Dr Dikwa, Perm Sec with a Difference
Dr Dikwa, Perm Sec with a Difference
Those who have had a consistent run of governance in Nigeria are not politicians or intrusive military rulers. Unlike
politicians and the military who come and go, those in the civil service remain in their jobs until retirement – and that is like some thirty to thirty-five long years of continuous service from junior to senior clerks, mid-level officers and then up, up and up in whichever ministry, department or agency.
At the top of this bureaucratic perch are the permanent secretaries, invisible but influential individuals who have
wielded more power and control over policy implementation than the politicians or military dictators who appoint them. Though answerable to ministers, permanent secretaries in Nigeria almost always outlive them in office suggesting that they, in fact, call the shots despite their invisibility.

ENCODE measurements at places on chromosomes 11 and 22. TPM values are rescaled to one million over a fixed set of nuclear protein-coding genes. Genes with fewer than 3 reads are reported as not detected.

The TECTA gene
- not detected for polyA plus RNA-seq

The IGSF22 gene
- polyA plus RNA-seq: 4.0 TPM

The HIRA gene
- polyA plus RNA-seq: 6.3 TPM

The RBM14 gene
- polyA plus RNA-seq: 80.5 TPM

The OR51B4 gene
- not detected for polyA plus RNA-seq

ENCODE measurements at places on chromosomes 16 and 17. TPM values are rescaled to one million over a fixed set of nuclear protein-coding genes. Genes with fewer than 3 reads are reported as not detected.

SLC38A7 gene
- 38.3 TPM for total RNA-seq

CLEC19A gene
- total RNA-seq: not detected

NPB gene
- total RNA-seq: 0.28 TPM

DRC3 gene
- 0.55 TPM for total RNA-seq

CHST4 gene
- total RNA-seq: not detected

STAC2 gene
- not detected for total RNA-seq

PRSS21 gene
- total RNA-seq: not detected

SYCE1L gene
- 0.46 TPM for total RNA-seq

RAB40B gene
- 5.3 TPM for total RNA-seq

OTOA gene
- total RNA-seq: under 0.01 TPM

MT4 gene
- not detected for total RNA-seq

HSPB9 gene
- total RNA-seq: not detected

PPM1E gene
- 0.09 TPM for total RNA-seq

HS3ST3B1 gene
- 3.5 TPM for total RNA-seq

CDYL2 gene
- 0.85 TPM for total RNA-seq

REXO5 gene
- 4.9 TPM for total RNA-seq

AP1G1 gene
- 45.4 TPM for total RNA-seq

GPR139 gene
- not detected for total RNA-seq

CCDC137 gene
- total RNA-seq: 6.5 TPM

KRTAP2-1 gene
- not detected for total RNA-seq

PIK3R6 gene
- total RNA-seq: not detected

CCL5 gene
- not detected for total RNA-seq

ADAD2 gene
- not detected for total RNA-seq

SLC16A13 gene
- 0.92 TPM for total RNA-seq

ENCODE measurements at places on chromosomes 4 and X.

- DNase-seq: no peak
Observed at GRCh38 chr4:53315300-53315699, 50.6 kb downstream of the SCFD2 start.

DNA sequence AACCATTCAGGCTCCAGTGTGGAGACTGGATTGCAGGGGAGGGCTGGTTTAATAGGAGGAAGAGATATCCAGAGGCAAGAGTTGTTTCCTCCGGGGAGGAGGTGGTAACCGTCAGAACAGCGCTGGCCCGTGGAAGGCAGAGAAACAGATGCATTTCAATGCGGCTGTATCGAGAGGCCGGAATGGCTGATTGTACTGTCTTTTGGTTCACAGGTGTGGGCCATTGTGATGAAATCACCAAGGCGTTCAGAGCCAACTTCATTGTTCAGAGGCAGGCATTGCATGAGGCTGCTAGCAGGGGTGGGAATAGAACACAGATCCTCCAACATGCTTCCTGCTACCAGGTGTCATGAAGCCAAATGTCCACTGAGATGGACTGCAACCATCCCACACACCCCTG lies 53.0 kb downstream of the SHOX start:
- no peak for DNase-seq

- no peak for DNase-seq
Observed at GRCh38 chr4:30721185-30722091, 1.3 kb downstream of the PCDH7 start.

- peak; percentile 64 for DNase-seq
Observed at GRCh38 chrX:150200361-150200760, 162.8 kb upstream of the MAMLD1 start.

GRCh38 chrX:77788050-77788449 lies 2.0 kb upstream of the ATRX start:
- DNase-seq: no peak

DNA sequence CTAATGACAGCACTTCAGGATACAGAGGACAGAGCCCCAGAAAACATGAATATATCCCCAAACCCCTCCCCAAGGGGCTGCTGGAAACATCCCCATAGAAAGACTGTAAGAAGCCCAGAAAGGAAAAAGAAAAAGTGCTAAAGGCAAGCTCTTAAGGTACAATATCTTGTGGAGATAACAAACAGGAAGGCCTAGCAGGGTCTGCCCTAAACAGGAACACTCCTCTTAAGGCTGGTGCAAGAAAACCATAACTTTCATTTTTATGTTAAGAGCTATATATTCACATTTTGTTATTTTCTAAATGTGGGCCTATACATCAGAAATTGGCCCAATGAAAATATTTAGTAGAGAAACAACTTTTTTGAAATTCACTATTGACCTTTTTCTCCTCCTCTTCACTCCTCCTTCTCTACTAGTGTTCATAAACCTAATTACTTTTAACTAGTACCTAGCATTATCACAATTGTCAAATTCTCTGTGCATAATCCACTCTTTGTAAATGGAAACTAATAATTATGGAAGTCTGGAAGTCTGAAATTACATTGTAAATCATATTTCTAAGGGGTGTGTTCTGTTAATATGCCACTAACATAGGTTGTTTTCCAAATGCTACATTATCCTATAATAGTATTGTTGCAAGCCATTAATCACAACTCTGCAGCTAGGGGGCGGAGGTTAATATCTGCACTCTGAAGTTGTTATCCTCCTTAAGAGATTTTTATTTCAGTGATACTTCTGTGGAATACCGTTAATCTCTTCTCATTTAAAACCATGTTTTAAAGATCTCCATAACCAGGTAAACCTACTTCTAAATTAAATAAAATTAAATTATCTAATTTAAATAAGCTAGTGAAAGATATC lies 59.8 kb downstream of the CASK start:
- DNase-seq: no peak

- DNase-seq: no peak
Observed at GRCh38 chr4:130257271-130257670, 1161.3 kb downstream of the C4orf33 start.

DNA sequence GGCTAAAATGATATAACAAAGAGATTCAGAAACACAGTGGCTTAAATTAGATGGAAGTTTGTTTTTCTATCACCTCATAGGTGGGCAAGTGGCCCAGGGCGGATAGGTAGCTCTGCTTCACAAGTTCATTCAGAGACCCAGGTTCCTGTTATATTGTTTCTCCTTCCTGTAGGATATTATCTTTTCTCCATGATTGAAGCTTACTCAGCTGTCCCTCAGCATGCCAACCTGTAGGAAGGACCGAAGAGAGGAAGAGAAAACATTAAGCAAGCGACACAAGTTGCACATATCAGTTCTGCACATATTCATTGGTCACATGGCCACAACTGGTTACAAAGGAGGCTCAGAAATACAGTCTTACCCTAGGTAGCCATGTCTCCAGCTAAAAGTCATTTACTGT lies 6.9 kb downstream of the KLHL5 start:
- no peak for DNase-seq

For instance, it was not the politicians who suggested the TSA policy that has now saved the Nigerian government billions of naira. When civil servants mooted the idea more than fifteen years ago, they were sort of mystified that no government seemed interested in it. Worse still, a phalanx of professionals opposed the idea right from the start – bankers, university teachers and so on. It was not until President Muhammadu Buhari’s administration in 2015 that TSA became fully operational.
One of the brains behind that policy is former Minister of Special Duties, Ministry of Budget and National Planning,
former Permanent Secretary, Dr Mohammed Kyari Dikwa who retired early this year, precisely on his birthday January 3
when he turned 60.